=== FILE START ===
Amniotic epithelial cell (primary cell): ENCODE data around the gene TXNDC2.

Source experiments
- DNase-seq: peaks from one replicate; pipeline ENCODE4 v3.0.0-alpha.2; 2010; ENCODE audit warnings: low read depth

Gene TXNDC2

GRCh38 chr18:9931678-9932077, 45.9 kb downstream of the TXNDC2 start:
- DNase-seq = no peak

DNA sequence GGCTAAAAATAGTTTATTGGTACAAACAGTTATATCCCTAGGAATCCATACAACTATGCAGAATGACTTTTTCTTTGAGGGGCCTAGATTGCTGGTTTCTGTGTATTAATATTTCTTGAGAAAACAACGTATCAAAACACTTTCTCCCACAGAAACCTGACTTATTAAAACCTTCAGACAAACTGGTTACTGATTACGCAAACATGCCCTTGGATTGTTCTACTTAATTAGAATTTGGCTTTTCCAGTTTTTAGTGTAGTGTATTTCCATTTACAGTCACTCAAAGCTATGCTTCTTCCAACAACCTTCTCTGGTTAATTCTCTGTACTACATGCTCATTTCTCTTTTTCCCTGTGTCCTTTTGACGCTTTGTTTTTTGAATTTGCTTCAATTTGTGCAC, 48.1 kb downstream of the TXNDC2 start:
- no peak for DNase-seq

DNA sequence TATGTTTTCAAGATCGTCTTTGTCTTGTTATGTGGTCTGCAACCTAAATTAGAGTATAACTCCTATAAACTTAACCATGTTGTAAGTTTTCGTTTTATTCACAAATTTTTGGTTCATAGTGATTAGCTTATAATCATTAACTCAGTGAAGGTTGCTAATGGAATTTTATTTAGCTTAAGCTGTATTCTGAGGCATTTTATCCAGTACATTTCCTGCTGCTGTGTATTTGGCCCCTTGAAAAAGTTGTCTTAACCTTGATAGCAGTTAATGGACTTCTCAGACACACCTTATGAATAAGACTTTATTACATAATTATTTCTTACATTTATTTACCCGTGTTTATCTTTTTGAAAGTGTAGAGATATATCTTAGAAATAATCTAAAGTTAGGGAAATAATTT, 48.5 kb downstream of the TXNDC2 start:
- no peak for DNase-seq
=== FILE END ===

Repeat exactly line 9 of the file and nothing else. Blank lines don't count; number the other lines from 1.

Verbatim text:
DNA sequence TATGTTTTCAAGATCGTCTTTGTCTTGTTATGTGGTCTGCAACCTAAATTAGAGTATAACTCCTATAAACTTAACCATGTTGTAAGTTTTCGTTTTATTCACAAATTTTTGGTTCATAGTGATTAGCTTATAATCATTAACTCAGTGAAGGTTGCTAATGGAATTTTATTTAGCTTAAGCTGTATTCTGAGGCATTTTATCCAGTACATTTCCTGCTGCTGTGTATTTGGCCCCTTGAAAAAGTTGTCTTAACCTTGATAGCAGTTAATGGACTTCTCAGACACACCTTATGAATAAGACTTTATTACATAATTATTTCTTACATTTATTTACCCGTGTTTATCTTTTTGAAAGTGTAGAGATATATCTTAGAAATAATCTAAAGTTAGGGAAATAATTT, 48.5 kb downstream of the TXNDC2 start: